Indiana Patent Litigation: Eli Lilly and Company Seeking Declaratory Judgment in Patent Ownership Case

Indianapolis, Indiana – Attorneys for Plaintiff, Eli Lilly and Company of Indianapolis, Indiana, filed suit in the Southern District of Indiana for a declaratory judgment against Defendant, Adocia S.A. of Lyon, France, who is claiming inventorship and ownership rights inLilly-v-Adocia-photo-300x170 Lilly’s United States Patent No. 9,901,623 B2 (“the ‘623 Patent”) for “Rapid-Acting Insulin Compositions”, and United States Patent No. 9,993,555 B2 (“the ‘555 Patent”) for “Rapid-Acting Insulin Compositions”. Plaintiff is seeking declaratory judgment, attorneys’ fees and costs, and further relief the Court determines to be just and proper.

Lilly began its research that led to the ‘623 and ‘555 Patents at least as early as 2011. Right around that same time, Lilly and Adocia began negotiating an agreement to develop an ultra-rapid insulin “URI” formulation using Adocia’s BioChaperone® technology. Adocia and Lilly entered into a collaborative research and license agreement on December 13, 2011. The two companies signed a confidentiality agreement on November 21, 2012. By July 2013, the original agreement was terminated.

The Parties entered into a second confidentiality agreement on December 16, 2013 and a second collaborative research and license agreement on December 18, 2014 using different BioChaperone® molecules than the first agreement. The second research collaborative continued until January 2017. While Lilly was a part of the research collaborative, they were also running a separate internal program to develop a URI with specific concentrations of citrate for a more rapid time action profile and specific excipients to maintain the stability for the composition. Unlike this research, the collaborative research focused only on URI products containing BioChaperone® molecules. The separate internal research led to the ‘623 Patent issuing on February 27, 2018 and the ‘555 Patent issuing on June 12, 2018.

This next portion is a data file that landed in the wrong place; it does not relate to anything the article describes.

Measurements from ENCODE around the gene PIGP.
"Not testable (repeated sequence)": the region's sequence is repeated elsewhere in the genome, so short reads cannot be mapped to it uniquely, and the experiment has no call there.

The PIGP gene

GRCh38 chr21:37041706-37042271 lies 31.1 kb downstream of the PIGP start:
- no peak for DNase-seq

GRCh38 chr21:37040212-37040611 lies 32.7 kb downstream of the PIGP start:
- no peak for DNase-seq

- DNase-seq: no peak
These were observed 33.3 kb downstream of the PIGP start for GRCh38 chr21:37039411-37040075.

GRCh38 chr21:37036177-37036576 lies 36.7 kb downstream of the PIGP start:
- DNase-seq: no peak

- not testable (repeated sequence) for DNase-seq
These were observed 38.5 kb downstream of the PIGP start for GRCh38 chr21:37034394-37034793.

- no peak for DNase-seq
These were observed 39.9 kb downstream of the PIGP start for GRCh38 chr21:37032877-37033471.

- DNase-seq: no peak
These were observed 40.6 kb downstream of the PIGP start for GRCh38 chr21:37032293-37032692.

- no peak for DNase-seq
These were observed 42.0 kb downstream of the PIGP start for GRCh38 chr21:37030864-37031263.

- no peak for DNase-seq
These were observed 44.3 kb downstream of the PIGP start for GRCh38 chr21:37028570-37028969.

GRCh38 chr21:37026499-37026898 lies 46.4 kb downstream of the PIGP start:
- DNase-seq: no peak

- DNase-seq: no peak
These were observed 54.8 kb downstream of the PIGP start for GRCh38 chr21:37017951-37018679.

Adocia alleges that some of their employees should be listed as inventors for the ‘623 and ‘555 patents due to their contributions during the research collaborations. On June 14, 2017, Adocia demanded that Lilly put a document hold on any documents relating to the Parties’ collaboration and that they meet with Adocia to discuss the correction of inventorship for Lilly’s patent applications that later issued as the ‘623 and ‘555 Patents. Just two days later, Adocia filed U.S. Patent Application No. 15/625,684 which contained claims directed to pharmaceutical compositions of insulin requiring specific concentrations of citrate, but did not require a BioChaperone® molecule.

The Parties met on July 27, 2017 to discuss among other things Adocia’s purported inventorship. Adocia’s counsel wrote a letter to Lilly stating that Adocia would seek correction of inventorship, a constructive trust over Lilly’s patent applications, and a declaration that Adocia is the true owner. As a result, Lilly has filed this suit for a declaratory judgment of the Parties’ rights.

The case was assigned to District Judge James R. Sweeney II and Magistrate Judge Mark J. Dinsmore in the Southern District of Indiana and assigned Case 1:18-cv-03133-JRS-MJD.


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